The city has invested in a comprehensive study of the Scissortail project, completed by C.H. Guernsey & Company. The study concluded that the Scissortail project had no “fatal flaws,” and that the area under consideration was one of the best in the state for lake construction.
Few lakes have been built since federal funding for such projects ceased in the 1980s. Now, as water becomes scarcer and more expensive, communities and other entities are exploring lake building as an option once again. The U.S. Bureau of Reclamation was studying the Scissortail project for funding in the 1980s. When funding was curtailed in 1988, the project was halted.
The future water issues for Ada are serious, and they are rapidly approaching. The City must soon make a determination regarding how it plans to provide water for the people of the community for years to come. As the discussion has moved forward, two basic alternatives have arisen.
The first option involves the city purchasing more land and water rights over the Arbuckle-Simpson Aquifer. The cost of that land is not known, but we believe it is obvious it will be valuable. There is only a limited amount of land over the aquifer, and with water rights severely curtailed, water users will have to buy exponentially more property to “keep up.” With access to so little water per acre of land owned, the city would be forced to buy a tremendous amount of property. At what cost? Those who consider additional purchases a viable option do not know. Additionally, the city would have to drill numerous new water wells and provide the infrastructure, power and people to operate and maintain these wells. Once again, the cost has not been quantified.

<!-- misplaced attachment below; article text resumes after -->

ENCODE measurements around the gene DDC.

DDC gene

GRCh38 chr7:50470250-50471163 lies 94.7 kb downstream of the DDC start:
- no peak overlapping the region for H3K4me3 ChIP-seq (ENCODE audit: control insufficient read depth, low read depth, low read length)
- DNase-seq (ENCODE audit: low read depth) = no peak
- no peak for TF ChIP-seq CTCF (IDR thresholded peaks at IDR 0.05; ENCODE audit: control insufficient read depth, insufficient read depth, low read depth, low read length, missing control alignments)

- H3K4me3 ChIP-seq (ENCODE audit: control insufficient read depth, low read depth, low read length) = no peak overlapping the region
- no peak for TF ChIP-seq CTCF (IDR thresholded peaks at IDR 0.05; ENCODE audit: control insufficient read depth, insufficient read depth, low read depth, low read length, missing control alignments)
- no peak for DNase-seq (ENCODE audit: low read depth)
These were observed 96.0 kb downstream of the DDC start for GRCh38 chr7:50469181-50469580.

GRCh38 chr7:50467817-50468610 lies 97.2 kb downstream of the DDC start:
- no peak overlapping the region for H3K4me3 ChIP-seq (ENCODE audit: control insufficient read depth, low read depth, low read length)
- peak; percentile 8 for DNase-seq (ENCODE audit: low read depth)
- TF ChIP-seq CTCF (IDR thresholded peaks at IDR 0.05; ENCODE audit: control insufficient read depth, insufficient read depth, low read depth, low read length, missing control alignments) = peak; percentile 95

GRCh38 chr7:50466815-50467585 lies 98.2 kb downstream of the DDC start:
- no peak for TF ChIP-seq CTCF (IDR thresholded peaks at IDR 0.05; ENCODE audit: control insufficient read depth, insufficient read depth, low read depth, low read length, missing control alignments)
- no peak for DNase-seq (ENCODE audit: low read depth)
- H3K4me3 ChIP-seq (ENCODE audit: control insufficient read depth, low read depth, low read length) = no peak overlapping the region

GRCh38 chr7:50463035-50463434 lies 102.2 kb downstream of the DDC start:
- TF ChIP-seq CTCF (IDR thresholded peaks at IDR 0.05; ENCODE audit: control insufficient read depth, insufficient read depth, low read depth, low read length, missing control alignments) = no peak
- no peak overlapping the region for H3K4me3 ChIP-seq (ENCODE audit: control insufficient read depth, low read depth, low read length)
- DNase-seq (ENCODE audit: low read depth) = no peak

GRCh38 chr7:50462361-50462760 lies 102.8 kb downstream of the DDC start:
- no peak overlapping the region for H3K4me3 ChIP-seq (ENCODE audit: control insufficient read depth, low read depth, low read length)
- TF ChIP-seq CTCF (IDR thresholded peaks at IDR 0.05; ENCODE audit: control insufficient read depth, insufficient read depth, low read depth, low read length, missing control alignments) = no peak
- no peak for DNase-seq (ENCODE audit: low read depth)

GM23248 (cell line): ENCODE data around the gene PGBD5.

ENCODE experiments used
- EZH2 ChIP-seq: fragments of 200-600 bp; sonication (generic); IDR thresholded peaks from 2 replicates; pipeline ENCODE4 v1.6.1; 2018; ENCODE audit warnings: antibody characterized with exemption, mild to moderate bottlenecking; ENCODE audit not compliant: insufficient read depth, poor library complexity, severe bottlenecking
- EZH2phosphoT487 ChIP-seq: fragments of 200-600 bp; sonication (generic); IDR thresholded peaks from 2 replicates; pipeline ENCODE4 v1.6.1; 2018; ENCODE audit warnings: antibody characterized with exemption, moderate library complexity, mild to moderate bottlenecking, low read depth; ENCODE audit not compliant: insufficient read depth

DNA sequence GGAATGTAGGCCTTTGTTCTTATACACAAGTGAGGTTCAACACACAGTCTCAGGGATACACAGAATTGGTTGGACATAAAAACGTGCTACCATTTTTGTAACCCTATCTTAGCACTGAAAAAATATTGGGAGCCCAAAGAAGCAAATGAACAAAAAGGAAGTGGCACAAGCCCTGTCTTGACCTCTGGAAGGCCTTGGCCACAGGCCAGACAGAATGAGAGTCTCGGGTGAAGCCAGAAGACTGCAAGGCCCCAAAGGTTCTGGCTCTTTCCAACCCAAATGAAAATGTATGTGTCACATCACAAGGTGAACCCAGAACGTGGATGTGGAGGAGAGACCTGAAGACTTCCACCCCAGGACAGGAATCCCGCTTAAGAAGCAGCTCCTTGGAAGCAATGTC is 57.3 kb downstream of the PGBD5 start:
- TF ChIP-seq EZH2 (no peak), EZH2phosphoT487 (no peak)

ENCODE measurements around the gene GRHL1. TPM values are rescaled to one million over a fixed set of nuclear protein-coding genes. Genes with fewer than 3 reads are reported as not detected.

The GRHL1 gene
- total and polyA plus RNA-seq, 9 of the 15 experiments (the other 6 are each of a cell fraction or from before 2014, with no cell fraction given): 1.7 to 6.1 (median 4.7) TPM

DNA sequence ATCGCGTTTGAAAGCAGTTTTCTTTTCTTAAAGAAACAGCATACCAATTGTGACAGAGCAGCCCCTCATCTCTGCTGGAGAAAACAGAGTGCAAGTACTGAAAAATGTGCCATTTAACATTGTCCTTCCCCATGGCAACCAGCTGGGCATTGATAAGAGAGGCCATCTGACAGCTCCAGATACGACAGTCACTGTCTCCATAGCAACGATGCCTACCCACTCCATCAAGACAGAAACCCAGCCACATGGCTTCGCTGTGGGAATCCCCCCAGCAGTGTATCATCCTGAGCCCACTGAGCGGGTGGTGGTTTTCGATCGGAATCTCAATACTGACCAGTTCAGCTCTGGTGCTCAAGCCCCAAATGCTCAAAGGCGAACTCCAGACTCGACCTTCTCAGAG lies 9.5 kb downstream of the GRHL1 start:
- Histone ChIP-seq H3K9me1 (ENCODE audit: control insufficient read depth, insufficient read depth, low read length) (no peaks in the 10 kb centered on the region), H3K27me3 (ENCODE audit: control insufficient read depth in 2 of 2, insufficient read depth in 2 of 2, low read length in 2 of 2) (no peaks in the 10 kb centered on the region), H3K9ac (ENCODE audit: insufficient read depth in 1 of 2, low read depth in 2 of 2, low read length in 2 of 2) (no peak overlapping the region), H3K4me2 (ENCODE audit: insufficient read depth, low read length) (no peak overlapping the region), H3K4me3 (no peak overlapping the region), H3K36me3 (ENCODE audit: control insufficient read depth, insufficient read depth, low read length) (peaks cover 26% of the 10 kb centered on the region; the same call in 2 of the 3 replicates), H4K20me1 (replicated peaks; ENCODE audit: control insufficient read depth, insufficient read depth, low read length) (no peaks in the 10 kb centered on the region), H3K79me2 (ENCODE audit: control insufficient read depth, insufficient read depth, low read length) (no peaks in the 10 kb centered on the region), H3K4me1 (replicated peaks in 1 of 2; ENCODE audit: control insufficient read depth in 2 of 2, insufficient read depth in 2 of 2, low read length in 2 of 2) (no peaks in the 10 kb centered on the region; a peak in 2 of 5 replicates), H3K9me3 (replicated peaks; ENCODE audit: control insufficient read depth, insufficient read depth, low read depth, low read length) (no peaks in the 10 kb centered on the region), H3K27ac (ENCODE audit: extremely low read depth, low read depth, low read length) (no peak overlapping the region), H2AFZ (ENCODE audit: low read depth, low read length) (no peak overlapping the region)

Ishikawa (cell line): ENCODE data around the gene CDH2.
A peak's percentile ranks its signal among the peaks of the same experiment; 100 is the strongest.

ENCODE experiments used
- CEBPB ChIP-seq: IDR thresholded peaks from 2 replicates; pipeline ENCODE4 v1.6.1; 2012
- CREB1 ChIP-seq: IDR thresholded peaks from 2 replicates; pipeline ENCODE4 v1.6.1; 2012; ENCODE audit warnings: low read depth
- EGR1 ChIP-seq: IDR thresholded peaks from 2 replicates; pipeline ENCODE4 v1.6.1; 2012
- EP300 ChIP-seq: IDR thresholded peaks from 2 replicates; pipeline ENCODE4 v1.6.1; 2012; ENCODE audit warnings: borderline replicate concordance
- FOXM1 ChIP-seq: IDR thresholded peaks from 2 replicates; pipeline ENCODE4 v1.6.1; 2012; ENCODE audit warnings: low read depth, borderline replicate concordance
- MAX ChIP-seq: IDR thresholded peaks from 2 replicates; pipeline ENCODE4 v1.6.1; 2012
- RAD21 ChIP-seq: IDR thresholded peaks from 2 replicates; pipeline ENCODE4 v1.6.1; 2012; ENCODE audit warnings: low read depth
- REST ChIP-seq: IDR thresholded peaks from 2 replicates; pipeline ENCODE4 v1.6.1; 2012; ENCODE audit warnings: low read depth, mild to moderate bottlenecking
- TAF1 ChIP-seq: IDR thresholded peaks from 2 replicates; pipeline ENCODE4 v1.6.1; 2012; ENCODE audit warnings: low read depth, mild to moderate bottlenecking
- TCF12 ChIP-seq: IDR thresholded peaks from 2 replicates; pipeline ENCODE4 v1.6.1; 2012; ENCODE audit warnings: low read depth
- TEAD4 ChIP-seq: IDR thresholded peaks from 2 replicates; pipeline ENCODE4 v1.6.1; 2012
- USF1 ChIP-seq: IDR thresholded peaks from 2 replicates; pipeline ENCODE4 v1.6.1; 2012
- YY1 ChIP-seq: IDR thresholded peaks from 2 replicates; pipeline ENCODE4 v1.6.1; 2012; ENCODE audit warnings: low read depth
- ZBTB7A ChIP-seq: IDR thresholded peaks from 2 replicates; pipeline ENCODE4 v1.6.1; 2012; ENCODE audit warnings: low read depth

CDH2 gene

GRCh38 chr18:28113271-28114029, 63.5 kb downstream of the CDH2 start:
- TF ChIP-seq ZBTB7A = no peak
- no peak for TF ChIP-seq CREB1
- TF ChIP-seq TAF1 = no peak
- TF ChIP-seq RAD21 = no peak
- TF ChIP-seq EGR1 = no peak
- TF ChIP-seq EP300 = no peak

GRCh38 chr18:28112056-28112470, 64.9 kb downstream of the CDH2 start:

In the second option, the city could enter into an agreement to build Scissortail Lake. Cost projections for the lake run to about $250 million. That is a substantial sum and one that would be challenging for Ada, by itself, to afford. However, with the daily water yield of the lake about three times the city’s use rate, it is possible the city could contract with other communities and entities that have interests in purchasing the additional water.